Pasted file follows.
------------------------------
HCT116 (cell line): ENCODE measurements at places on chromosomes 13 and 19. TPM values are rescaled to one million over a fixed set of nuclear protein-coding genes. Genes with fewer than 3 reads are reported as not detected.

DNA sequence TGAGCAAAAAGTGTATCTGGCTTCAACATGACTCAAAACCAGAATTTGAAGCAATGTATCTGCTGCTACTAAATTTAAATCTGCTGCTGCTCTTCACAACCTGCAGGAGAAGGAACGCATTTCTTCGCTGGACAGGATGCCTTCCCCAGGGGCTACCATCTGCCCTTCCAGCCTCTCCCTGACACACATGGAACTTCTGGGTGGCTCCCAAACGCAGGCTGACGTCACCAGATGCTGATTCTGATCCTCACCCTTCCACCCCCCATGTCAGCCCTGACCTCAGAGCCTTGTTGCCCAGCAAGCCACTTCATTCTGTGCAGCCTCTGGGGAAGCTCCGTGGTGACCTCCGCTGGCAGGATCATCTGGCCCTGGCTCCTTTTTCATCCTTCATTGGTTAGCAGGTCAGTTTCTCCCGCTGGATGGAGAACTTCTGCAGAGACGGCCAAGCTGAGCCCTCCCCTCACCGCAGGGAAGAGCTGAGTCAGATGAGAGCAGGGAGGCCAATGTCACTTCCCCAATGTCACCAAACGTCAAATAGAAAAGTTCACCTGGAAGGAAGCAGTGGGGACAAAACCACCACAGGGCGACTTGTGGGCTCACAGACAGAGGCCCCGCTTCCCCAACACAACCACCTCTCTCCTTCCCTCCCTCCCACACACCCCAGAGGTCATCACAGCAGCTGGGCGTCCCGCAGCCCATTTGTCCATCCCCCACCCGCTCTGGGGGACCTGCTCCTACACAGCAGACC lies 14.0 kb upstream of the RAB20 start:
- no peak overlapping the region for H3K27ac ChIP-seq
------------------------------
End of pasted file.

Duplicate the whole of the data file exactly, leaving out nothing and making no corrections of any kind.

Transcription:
HCT116 (cell line): ENCODE measurements at places on chromosomes 13 and 19. TPM values are rescaled to one million over a fixed set of nuclear protein-coding genes. Genes with fewer than 3 reads are reported as not detected.

DNA sequence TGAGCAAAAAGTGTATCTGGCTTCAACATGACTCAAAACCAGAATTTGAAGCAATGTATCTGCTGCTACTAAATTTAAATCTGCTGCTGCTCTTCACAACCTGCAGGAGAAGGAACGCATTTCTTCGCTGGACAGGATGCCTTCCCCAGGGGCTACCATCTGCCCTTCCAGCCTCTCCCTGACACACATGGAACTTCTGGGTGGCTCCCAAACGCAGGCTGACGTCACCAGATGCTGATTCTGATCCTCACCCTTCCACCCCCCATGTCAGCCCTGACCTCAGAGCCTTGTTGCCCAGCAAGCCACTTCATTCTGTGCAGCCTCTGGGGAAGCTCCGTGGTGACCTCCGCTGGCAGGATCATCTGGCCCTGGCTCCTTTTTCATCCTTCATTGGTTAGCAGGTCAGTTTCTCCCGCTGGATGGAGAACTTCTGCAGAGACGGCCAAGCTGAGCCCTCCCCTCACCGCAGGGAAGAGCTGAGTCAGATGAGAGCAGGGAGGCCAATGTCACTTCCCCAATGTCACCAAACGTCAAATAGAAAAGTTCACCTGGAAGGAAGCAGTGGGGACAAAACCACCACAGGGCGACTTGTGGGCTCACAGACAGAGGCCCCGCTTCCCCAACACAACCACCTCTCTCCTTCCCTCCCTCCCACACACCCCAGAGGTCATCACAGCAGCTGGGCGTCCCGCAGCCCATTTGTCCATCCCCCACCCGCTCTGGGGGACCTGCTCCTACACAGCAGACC lies 14.0 kb upstream of the RAB20 start:
- no peak overlapping the region for H3K27ac ChIP-seq